Nature Angel finished the entire set of 18 lessons in short order, with a perfect score on the post test. Because she raced through the program so quickly, I wanted to clear her test results to let her start again, this time working more slowly and allowing time for her memory to form long term connections. There's a little "clear" button that appears next to any scored exercises.
When I pressed it, I was instructed to enter a password.
I didn't know a password!
Right below the prompt to enter the password, though, I found a button called "Teacher's Directions." Upon pressing it I opened a page of instructions and learned that a password was included in my "Owner's Manual.''
I was confused.
What owner's manual?
Eventually I figured out that the original welcoming email that is sent with membership is the owner's manual. Within that email is the password for how to clear test results.
It's set up this way to keep kids from erasing their own scores.
I learned quickly that clearing scores so the girls could work their way through the program again wouldn't be necessary, though, because Nature Angel informed me that the drills and tests stay the same, and she was memorizing the answers.
"That's the goal," I said, "to memorize the answers."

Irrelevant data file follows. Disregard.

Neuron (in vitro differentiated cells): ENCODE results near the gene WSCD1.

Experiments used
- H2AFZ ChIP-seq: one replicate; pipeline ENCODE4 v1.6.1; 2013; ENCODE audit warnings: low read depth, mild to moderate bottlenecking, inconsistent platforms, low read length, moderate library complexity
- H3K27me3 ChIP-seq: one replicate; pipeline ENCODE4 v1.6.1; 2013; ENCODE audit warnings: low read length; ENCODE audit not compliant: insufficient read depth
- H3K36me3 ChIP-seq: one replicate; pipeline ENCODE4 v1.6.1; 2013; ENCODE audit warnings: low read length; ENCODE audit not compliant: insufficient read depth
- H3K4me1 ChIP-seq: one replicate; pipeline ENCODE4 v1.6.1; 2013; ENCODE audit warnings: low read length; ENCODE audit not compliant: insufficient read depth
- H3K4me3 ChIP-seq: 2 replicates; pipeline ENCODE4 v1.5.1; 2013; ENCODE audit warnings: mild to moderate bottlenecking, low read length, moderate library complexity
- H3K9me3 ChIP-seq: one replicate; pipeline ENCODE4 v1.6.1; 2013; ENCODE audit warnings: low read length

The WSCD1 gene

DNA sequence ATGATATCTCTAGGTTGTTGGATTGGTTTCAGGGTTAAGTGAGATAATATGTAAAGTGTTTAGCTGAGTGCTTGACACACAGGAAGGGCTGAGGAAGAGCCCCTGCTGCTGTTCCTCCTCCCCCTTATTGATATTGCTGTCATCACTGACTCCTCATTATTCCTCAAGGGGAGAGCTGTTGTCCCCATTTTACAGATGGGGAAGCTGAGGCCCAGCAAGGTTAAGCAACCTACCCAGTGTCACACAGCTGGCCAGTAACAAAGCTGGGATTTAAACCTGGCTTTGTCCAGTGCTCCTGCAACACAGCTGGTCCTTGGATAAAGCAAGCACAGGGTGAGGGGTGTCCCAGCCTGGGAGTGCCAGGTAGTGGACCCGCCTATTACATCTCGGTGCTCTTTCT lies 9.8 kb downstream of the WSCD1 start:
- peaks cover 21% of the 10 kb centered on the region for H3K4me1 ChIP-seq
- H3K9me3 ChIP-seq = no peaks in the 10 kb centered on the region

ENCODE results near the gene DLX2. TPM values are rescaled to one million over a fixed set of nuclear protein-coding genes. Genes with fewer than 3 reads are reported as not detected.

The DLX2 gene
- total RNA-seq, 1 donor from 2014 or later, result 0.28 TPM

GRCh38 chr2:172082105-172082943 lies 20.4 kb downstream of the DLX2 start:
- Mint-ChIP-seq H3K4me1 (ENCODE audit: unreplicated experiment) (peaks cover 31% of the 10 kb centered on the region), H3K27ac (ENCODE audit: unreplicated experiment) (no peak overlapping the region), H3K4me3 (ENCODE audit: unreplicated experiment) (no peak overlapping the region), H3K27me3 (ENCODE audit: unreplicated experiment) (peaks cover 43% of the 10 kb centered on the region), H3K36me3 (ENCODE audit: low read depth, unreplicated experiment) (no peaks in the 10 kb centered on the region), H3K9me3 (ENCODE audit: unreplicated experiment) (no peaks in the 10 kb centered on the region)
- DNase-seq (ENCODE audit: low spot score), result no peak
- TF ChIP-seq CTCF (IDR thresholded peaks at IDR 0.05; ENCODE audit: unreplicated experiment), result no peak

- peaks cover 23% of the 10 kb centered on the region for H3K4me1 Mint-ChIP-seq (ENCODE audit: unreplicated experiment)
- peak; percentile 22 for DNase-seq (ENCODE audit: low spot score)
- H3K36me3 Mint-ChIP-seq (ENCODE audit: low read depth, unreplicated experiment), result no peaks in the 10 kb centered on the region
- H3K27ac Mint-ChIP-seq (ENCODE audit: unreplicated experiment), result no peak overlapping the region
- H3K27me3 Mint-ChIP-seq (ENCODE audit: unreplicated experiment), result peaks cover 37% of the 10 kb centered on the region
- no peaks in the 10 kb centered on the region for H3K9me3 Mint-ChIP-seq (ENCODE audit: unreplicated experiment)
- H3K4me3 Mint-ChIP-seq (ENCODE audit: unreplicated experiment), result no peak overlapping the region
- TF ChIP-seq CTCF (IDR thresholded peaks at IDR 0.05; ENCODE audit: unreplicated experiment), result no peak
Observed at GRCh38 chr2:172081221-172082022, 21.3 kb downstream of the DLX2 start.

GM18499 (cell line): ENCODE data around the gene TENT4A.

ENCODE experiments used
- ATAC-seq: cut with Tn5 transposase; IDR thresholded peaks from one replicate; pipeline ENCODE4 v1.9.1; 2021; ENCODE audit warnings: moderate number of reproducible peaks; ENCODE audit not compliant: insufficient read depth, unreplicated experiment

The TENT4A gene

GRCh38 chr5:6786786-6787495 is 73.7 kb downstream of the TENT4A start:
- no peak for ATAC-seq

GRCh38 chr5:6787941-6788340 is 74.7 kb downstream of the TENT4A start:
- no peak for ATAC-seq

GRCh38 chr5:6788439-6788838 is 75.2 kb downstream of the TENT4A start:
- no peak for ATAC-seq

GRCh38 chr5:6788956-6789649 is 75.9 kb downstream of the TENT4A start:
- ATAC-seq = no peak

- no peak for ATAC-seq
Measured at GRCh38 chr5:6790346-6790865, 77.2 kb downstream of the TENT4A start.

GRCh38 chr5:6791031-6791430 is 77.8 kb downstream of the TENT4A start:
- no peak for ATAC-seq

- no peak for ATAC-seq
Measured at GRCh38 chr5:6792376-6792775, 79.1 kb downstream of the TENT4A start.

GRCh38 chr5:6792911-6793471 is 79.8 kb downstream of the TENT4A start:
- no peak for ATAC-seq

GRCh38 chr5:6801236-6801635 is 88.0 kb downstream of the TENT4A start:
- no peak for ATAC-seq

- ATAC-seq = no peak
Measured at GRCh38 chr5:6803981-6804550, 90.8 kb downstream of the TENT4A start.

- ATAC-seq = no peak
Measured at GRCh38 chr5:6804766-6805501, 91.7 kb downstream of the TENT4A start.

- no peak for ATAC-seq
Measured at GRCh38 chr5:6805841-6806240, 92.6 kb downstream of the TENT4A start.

"No, Mom. I'm memorizing the order of the answers on the page," she clarified.
Incorporating randomly generated drills would make the program more useful over time.
However, Little Princess, who had only the briefest of instructions about what multiplication even is before starting the program, played her way through the lessons within a couple of weeks, and, with zero additional assistance, scored 52% on the post-test.
Just imagine what she could do using this program as a supplement to a regular math program that teaches the principles behind the facts!
Some weeks later, I asked Nature Angel, "Did it work? Did Times Alive really help you memorize the times tables?"
She answered enthusiastically, "Yes! I remember them better than before. It helped me a lot."
I let my girls work independently through the Times Alive program. They were happy to do so, but I am realizing that I need to spend some time familiarizing myself with the songs and stories so that I can cue the girls to remember their facts if/when they occasionally get stuck as they work through their regular math curricula.
I've heard my girls singing the songs and telling the stories from Times Alive several times since they finished the lessons. It is an engaging and helpful supplement that I really wish I'd had access to years ago when my older girls were really struggling to learn their multiplication facts.